Session: Socioeconomic Correlates and Outcomes of Intimate Partner Violence and Homicide (Society for Social Work and Research 25th Annual Conference - Social Work Science for Social Change)

All live presentations are in Eastern time zone.

171 Socioeconomic Correlates and Outcomes of Intimate Partner Violence and Homicide

Thursday, January 21, 2021: 5:00 PM-6:00 PM
Cluster: Violence against Women and Children
Symposium Organizer:
Juliann Nicholson, MSW, Boston University School of Social Work
Jill Messing, MSW, PhD, Arizona State University
Approximately one third of all U.S. women experience intimate partner violence (IPV) during adulthood, and in some cases, IPV extends beyond physical violence and coercive control and results in death: 1 in 6 homicide victims, and 40% of female homicide victims, are killed by an intimate partner. Addressing individual- and community-level socioeconomic factors may hold promise for reducing IP violence and homicide (IPH). However, compared with other risk factors and outcomes, less research has focused on the socioeconomic correlates and outcomes of IPV and IPH, hampering our understanding of both consequences and intervention and prevention efforts. Thus, with the ultimate goals of preventing IPV and improving outcomes for survivors, their families, and communities, the three papers in this panel examine the socioeconomic correlates and outcomes of IPV and IPH. Each uses at least one large secondary dataset and an analytic approach that is well-suited to its particular purpose. The investigators hail from multiple institutions and include doctoral students, a postdoctoral fellow and social work faculty.

The first paper uses panel data from the Fragile Families and Child Well-Being study, and fixed effects models to understand the effects of IPV on economic mobility for women, and the possible moderating effects of several key variables: job stability, housing stability, fathers' financial support, job training, and social support. Results suggest that IPV is negatively associated with economic mobility, but that key economic supports may buffer these negative associations. The second paper explores the relationships between community-level economic disadvantage (e.g., unemployment rate, proportion of households receiving public assistance), and IPH, with special attention to rural populations. In addition, drawing from two studies, the presenter will discuss measurement of community-level characteristics in IPH research, with particular focus on the implications of poverty measurements in rural communities. The final paper uses data collected from a longitudinal, randomized control study, which evaluated the impact of a financial literacy program with IPV survivors over 14 months. Employing a Oaxaca-Blinder decomposition analysis, it examines the relationships between multiple forms of abuse and financial strain. Findings indicate that physical and economic abuse are significantly and positively associated with the magnitude of financial strain. Collectively, these three presentations underscore the importance of IPV/IPH research and practice that accounts for socioeconomic contexts, vulnerabilities and needs. Each helps to advance our knowledge of key socioeconomic predictors or consequences of IPV or IPH.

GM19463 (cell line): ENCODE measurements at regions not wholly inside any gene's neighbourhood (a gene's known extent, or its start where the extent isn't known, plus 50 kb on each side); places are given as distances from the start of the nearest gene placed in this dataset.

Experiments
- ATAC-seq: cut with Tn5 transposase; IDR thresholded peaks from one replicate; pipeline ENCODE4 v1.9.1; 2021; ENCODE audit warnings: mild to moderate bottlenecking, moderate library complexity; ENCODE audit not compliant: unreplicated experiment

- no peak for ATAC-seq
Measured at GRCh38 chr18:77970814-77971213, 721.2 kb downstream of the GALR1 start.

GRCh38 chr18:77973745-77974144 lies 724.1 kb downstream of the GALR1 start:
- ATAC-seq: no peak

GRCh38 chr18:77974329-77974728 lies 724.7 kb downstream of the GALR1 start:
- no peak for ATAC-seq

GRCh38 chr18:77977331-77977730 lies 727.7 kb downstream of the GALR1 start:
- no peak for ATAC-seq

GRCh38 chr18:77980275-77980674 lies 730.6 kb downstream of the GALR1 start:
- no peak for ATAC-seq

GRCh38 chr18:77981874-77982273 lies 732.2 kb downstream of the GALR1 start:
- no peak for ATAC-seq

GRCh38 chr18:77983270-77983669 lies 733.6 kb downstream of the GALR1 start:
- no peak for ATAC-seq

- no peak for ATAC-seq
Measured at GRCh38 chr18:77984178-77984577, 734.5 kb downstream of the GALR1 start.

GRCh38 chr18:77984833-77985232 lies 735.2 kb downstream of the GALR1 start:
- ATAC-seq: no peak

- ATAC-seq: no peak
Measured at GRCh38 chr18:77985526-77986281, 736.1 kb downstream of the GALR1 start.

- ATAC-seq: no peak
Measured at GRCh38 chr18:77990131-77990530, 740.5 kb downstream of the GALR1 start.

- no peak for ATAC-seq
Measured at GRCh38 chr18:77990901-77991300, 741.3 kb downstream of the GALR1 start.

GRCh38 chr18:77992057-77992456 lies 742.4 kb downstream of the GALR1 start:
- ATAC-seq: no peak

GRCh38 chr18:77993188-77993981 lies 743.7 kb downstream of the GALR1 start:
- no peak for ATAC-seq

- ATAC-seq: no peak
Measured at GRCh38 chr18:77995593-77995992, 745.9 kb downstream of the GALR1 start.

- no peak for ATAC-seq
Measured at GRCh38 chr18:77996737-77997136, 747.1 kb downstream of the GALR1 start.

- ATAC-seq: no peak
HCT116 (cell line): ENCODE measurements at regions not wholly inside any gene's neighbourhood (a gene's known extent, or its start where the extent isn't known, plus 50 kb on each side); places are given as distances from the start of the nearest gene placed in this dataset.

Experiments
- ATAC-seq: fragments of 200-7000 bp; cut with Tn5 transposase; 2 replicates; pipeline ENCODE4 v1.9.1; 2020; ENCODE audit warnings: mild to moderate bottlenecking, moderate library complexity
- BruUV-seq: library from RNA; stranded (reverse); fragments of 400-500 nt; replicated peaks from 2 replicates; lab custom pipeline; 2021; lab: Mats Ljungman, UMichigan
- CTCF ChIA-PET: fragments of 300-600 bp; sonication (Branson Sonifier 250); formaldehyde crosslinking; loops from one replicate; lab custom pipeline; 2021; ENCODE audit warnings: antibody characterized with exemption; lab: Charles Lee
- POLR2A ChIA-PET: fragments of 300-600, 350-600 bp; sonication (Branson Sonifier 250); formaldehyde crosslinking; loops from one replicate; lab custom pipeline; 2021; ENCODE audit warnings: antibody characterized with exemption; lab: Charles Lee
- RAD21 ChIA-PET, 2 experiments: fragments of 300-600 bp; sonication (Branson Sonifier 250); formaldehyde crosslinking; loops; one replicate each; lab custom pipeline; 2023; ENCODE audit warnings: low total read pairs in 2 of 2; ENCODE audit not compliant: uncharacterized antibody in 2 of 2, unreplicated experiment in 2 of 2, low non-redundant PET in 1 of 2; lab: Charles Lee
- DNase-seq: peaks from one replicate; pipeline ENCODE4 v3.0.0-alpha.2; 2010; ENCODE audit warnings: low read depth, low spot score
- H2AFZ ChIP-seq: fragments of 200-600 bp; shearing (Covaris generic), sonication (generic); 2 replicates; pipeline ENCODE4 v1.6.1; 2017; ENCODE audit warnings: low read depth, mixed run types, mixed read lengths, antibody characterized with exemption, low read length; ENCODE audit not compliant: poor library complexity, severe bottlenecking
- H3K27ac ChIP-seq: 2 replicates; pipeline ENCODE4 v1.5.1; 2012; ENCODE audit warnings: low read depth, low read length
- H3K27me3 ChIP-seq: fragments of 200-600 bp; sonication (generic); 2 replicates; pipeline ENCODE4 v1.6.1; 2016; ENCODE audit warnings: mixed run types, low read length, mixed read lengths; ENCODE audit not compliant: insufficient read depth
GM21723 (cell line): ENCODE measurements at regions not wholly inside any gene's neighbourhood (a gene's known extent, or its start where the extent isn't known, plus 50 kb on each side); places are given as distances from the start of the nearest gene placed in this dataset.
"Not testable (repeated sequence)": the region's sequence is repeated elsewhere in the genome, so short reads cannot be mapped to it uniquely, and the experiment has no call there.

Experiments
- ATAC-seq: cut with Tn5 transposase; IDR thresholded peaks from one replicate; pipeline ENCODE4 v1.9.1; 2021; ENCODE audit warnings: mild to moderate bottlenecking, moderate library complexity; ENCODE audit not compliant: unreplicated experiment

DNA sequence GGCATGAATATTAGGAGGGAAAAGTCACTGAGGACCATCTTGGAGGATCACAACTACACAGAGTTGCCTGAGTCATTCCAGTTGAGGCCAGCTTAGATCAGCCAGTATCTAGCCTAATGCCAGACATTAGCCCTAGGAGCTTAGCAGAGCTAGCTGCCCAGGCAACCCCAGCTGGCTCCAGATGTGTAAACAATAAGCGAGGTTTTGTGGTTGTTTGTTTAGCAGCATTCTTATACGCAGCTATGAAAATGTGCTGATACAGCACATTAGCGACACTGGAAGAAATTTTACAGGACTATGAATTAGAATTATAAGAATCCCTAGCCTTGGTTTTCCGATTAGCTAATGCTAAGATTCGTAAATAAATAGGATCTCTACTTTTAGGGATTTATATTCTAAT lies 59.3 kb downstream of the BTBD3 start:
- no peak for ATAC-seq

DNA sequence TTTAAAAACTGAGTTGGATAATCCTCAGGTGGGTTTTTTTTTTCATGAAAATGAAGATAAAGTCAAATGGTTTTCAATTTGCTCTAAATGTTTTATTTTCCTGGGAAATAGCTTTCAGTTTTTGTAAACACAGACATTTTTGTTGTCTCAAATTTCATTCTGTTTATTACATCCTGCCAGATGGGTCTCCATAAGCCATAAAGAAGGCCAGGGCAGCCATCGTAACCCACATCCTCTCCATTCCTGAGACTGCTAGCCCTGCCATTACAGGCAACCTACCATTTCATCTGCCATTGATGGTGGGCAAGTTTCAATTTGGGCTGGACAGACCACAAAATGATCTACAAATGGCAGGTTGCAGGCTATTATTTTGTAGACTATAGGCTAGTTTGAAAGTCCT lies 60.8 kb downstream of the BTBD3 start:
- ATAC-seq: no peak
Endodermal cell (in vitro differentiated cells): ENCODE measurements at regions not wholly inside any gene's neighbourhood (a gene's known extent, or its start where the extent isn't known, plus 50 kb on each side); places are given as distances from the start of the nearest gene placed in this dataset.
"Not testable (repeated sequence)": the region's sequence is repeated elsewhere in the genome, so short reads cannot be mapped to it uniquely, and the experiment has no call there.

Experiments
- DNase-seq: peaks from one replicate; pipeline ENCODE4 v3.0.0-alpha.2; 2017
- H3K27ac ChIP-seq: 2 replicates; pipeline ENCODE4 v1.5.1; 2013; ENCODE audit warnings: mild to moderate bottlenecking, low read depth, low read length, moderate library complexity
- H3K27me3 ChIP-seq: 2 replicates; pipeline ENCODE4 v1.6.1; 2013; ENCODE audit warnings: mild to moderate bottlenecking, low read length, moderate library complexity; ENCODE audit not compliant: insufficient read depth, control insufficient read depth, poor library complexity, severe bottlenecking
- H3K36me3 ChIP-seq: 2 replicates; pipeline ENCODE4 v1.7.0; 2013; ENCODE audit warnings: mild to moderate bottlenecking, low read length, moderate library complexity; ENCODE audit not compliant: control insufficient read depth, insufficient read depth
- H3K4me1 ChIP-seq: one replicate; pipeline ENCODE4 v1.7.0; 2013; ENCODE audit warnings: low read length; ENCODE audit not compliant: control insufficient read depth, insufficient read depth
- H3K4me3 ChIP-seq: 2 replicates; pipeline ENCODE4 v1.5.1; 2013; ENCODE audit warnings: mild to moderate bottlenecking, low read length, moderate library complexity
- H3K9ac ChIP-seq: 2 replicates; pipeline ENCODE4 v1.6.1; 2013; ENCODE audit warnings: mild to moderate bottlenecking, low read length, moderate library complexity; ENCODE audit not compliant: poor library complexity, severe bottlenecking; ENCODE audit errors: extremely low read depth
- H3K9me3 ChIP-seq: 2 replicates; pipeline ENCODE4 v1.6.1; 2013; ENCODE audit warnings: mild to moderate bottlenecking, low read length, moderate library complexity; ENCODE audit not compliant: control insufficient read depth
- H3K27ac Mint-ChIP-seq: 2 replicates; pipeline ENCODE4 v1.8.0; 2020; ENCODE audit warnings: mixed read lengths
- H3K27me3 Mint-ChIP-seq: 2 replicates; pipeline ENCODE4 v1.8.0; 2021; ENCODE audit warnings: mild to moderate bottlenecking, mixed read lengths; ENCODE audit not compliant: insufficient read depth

The symposium includes a discussant who is a senior scholar and nationally-recognized expert on IPV, IPH, and intervention research. The discussant will provide critical feedback on each paper and will discuss how results can contribute to ongoing efforts to prevent IP violence, inform policy and social work interventions, and promote positive outcomes for survivors.

* noted as presenting author
IPV and Economic Mobility
Juliann Nicholson, MSW, Boston University School of Social Work; Daniel Miller, PhD, Boston University
IPV Experiences and Financial Strain over Time: Insights from the Oaxaca-Blinder Decomposition Analysis
Hsiu-Fen Lin, PhD, Rutgers University; Judy Postmus, PhD, Rutgers University; Hongwei Hu, PhD, Renmin University of China; Amanda Stylianou, PhD, Rutgers
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